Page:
As backcountry skiers, what we carry and how we carry it translates into how comfortable we are and how safely and efficiently we travel. Be it sidecountry, ski mountaineering, or multi-day ski touring, we are always using a backpack of some sort.
It’s not a contest, but whoever carries the lightest and cleanest kit, gets the unspoken award. (Does anyone else play that game?)
My contender: Hyperlite Mountain Gear Porter. Fighting weight for the 40L pack: 709 grams.
The Porter is a simple, white colored, top loading, backpack made of 50D Dyneema®/Poly hybrid fabric (formerly called Cuben Fiber). In essence, it’s lightweight, waterproof, and carries gear well.
I’ve been putting the Porter and it’s Hyperlite Mountain Gear kin through the wringer for ski specific use for the last 5 years or so (250+ days per year), and I’ve definitely taken to liking it. A lot. It comes in 4 torso lengths, and 3 volume sizes (40L, 55L, and a 70L version).
The company is based in Biddeford, Maine, where they make all of their products there in house. Hyperlite Mountain Gear specializes in rucksacks, but also offers an assortment of other lightweight Dyneema® products such as shelters and stuff sacks.
The HMG Porter strikes a nice balance between utility, comfort, durability, and weight. To begin, these rucksacks just feel comfortable — plain and simple. Friends that use these packs also concur. That’s because four back panel size options (S, M, L, Tall) suit your body type.
The waist belt and shoulder straps are ergonomic and wide, with just the right amount of padding. However, like most simple, alpine climbing style backpacks, how you pack your kit is important. This is especially true when carrying heavier loads. I find 50lbs is still relatively comfortable when the pack is filled carefully. That’s commendable given the sub 2 lb. weight of the backpack itself.
The 40L Porter comes with two side compression straps on each side, while the 55L and 70L options have three compression straps per side. There is one small, zippered internal pocket, and the main compartment is sealed with a roll top hook-loop closure, akin to a dry bag. Top compression of the Porter is achieved via an additional 2cm wide webbing strap in a Y configuration.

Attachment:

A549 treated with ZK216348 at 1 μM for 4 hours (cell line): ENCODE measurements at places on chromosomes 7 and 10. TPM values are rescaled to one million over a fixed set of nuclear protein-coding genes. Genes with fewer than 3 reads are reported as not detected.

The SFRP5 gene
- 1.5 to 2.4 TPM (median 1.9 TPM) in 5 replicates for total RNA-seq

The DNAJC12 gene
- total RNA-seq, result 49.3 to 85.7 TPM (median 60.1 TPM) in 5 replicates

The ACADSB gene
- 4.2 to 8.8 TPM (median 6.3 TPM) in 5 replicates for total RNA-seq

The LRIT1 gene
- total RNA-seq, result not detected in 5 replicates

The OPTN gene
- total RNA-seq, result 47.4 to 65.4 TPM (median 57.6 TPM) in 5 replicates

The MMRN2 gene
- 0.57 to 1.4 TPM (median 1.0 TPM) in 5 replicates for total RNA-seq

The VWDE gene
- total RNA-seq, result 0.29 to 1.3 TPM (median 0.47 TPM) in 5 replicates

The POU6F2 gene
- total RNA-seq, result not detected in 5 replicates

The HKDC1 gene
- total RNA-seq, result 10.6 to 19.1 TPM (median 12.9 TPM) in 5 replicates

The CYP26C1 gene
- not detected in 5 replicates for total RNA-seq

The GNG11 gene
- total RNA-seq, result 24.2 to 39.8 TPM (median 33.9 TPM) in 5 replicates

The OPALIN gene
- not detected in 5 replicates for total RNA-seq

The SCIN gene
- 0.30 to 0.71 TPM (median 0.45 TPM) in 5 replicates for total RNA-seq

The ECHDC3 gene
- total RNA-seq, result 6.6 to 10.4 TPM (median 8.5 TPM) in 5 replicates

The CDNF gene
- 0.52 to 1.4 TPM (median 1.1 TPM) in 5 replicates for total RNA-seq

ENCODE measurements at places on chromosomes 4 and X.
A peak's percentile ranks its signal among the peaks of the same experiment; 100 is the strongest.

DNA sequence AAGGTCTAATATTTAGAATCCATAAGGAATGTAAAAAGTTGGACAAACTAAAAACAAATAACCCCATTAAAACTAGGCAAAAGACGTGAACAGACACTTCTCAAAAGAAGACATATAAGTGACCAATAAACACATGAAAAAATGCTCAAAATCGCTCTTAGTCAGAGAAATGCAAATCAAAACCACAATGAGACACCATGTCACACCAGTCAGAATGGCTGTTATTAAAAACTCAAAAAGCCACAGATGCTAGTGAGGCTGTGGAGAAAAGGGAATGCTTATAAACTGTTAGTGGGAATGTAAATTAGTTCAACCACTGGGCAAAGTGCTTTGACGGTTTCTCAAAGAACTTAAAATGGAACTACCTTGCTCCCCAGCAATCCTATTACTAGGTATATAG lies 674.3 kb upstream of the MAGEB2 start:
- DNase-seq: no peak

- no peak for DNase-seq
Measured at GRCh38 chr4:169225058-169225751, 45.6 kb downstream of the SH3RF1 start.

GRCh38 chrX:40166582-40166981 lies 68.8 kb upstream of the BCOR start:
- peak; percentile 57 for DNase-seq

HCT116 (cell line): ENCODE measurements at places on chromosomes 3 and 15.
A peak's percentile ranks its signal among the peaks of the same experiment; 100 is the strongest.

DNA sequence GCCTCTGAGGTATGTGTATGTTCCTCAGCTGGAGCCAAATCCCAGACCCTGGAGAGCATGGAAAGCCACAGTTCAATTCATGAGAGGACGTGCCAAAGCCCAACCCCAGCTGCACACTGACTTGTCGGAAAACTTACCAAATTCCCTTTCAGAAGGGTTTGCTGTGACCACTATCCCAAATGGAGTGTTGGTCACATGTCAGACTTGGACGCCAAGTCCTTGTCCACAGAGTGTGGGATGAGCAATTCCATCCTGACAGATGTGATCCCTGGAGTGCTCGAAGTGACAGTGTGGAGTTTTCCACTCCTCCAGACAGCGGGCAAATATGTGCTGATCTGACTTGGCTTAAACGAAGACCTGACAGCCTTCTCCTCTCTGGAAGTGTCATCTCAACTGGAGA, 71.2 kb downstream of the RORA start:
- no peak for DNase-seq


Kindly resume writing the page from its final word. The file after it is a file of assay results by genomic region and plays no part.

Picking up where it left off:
The proprietary material, a 50D Dyneema®/Poly hybrid fabric, was initially developed for use in sailboat sails. It’s an incredibly strong fabric, and also importantly, waterproof. For skiers, it’s a nice advantage to have a rucksack that keeps your gear dry during bouts of heavy precip, and during long days in the field where your backpack is repeatedly set in the snow.
Additionally, there are two thin, aluminum poles that feed into sleeves in the back panel. They provide additional rigidity and support when carrying heavier loads. These are easily removable.
Note, there is not a separate shovel / probe pocket on the HMG Porter. In my opinion, a large avy tool pocket might be nice, especially when digging lots of snow pits throughout the day, but I don’t find it essential. Worth the weight? Possible, but how about the addition of a skin / crampon pocket as well? The thing is, you’ve got to draw the line somewhere, and HMG has drawn the line with a “less is more” design philosophy.
Hyperlite Mountain Gear offers the option of an additional a “ski mod” for an extra $100, which includes using fully woven Dyneema® to reinforce the side panels and bottom of the pack, and also includes fixed ski tail holsters on each side. They also offer the option of gear loops on the waist belt rather than of the small pockets that come with the stock edition.
I add a 1/4 length Therm-a-Rest RidgeRest to the interior of the back panel, and tie on a couple short loops of cordelette that serve as traditional ice axe / gear loops. The Porter packs also have daisy chains sewn up the sides for all sorts of custom configuration options (like a snowboard carry system for instance).
Rucksacks take the cake as the piece of gear that is the easiest to modify, customize and tailor to fit your specific backcountry ski touring needs. So by all means, don’t be too shy about getting out the sewing awl or the scissors.
Once You Go Light, You Can’t Go Back
Are the people skiing with the lightest and cleanest kits the people having the most fun? Not necessarily, but it’s possible.
As a ski guide, what my friends and clients carry in their backpacks is something I take note of. And something I think really limits the average Joe and Jane backcountry skier from skiing bigger lines and link ups, and thus having more fun! Perhaps a Hyperlite Mountain Gear Porter could help get the ball rolling in in the low mass direction. Because after your ski/boot/binding setup, your backpack is the piece of equipment that is easiest to save weight with.
If you can save 2+ lbs. on EVERY tour, just in the backpack itself, then that can be a huge help, especially when you are also carrying a rope, large first aid kit, sat phone, radio etc.
It’s said that “the more you know, the less you need to carry.” I’d agree with that to the extent of being practical and not absurd. Along those lines, adopting the go-light philosophy is a process, not an overnight deal. Should everyone adopt the old frontier adage of carrying only what you can carry at a full run? Probably not. But it might be good to consider that perspective from time to time (especially, if like us up here in Montana, we might play tag with a griz now and then).